“I think it’s a sad day on both sides of the aisle,” Rep. Ray Martinez (R-Phoenix) said.
Going for Four
A House Resolution to extend legislators’ term in office from two years to four has been resurrected and advanced one step closer to being printed on the November ballot. The Senate voted in favor of HCR 2006, which has so far had a fairly tumultuous time in the Legislature this session. The perennial debate over term limits died earlier this year, when the House voted 25-34 to fail the resolution — though Rep. Anthony Kern (R-Glendale) moved to reconsider the resolution, which lead to it passing the House floor with a vote of 33-22.
“Last year we passed this same measure out of here successfully, but it failed in the House,” Senate President Steve Yarbrough (R-Chandler) said.
The resolution would extend the term of office for both the House and Senate from two years to four years, starting in 2021. The term limits — two consecutive terms in each chamber — will remain. However, legislators who started service in 2015 are permitted another term in 2021, while those who started in 2017 and 2019 are permitted one and two extra terms, respectively.
As a resolution, this piece of legislation will be decided by the voters, not elected officials. Come November, voters can expect to see the resolution on the ballot. If it passes there, legislators will begin serving their four-year terms in 2021.
Surcharges for Police Stuff
The Senate voted 16-13 on Tuesday to advance a bill that would increase the surcharge placed on traffic diversion programs as a means of funding peace office equipment procurement. House Bill 2527 was introduced by Rep. Todd Clodfelter (R-Tucson) originally to add a question to driver’s tests that would ensure future drivers would know to pull over to the right-hand side of the road when dealing with police.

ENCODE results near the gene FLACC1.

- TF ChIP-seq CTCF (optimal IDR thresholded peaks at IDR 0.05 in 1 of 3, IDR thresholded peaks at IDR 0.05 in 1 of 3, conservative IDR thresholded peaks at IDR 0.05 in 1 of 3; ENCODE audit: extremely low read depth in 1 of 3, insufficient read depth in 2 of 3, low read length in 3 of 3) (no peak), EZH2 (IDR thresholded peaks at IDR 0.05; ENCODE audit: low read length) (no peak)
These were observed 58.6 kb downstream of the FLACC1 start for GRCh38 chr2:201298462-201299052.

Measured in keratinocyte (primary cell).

However, that was changed with a “Strike Everything” amendment in the Senate Commerce and Public Safety Committee that rendered the bill in its current form. If passed, the bill would amend the current traffic school fee surcharge from $5 to $9, with that increase going to a newly established Peace Officer Training Equipment Fund.
“A few years ago we passed a bill that would fund these virtual training machines,” Sen. Sylvia Allen (R-Snowflake) said on the Senate floor. “Well guess where the machine for my county is sitting? In a box.”
Allen voted against the bill, citing the need to shrink government, rather than grow it. According to her, the numerous small fees and surcharges add up to ballooning waste, even if they were added for well-meaning projects.
A floor amendment from Sen. Steve Smith (R-Maricopa) further modified this bill, key points being the permitting of the courts to mitigate the new increase if deemed necessary as well as allowing someone to pull over at a location the driver believes is safe and in a populated, public area.
The bill will now go back to the House to be found in concurrence, due to the differences between the House and new Senate versions. If the House agrees with the Senate changes, the bill will go before the governor.
Erik Kolsrud is the Don Bolles Fellow covering the Legislature for Arizona Sonora News, a service provided by the School of Journalism at the University of Arizona. Reach him at email@example.com.